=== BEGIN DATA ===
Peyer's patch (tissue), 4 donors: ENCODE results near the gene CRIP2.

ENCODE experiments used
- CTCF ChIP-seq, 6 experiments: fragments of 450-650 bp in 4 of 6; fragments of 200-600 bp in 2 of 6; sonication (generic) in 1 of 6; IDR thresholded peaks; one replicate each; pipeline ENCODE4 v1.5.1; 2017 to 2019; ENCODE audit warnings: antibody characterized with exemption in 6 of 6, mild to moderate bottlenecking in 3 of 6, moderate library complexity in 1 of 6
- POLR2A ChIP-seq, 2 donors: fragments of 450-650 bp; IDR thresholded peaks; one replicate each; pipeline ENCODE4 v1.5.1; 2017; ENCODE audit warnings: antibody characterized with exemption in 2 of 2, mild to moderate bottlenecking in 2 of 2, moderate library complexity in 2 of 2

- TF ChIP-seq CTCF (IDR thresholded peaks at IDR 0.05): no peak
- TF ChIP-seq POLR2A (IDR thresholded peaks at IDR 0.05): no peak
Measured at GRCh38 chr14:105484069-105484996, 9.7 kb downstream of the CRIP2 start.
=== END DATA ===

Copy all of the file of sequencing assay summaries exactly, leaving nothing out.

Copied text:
Peyer's patch (tissue), 4 donors: ENCODE results near the gene CRIP2.

ENCODE experiments used
- CTCF ChIP-seq, 6 experiments: fragments of 450-650 bp in 4 of 6; fragments of 200-600 bp in 2 of 6; sonication (generic) in 1 of 6; IDR thresholded peaks; one replicate each; pipeline ENCODE4 v1.5.1; 2017 to 2019; ENCODE audit warnings: antibody characterized with exemption in 6 of 6, mild to moderate bottlenecking in 3 of 6, moderate library complexity in 1 of 6
- POLR2A ChIP-seq, 2 donors: fragments of 450-650 bp; IDR thresholded peaks; one replicate each; pipeline ENCODE4 v1.5.1; 2017; ENCODE audit warnings: antibody characterized with exemption in 2 of 2, mild to moderate bottlenecking in 2 of 2, moderate library complexity in 2 of 2

- TF ChIP-seq CTCF (IDR thresholded peaks at IDR 0.05): no peak
- TF ChIP-seq POLR2A (IDR thresholded peaks at IDR 0.05): no peak
Measured at GRCh38 chr14:105484069-105484996, 9.7 kb downstream of the CRIP2 start.